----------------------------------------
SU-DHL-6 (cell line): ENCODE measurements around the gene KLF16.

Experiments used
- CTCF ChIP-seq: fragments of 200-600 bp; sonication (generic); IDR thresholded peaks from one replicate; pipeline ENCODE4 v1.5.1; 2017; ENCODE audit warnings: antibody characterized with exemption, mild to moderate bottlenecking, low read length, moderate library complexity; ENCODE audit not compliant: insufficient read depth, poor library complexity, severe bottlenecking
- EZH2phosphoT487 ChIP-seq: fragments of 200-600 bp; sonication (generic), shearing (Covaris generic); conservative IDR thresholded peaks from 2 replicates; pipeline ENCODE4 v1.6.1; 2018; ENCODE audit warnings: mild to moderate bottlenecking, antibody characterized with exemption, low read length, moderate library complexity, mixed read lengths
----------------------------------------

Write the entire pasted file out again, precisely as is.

SU-DHL-6 (cell line): ENCODE measurements around the gene KLF16.

Experiments used
- CTCF ChIP-seq: fragments of 200-600 bp; sonication (generic); IDR thresholded peaks from one replicate; pipeline ENCODE4 v1.5.1; 2017; ENCODE audit warnings: antibody characterized with exemption, mild to moderate bottlenecking, low read length, moderate library complexity; ENCODE audit not compliant: insufficient read depth, poor library complexity, severe bottlenecking
- EZH2phosphoT487 ChIP-seq: fragments of 200-600 bp; sonication (generic), shearing (Covaris generic); conservative IDR thresholded peaks from 2 replicates; pipeline ENCODE4 v1.6.1; 2018; ENCODE audit warnings: mild to moderate bottlenecking, antibody characterized with exemption, low read length, moderate library complexity, mixed read lengths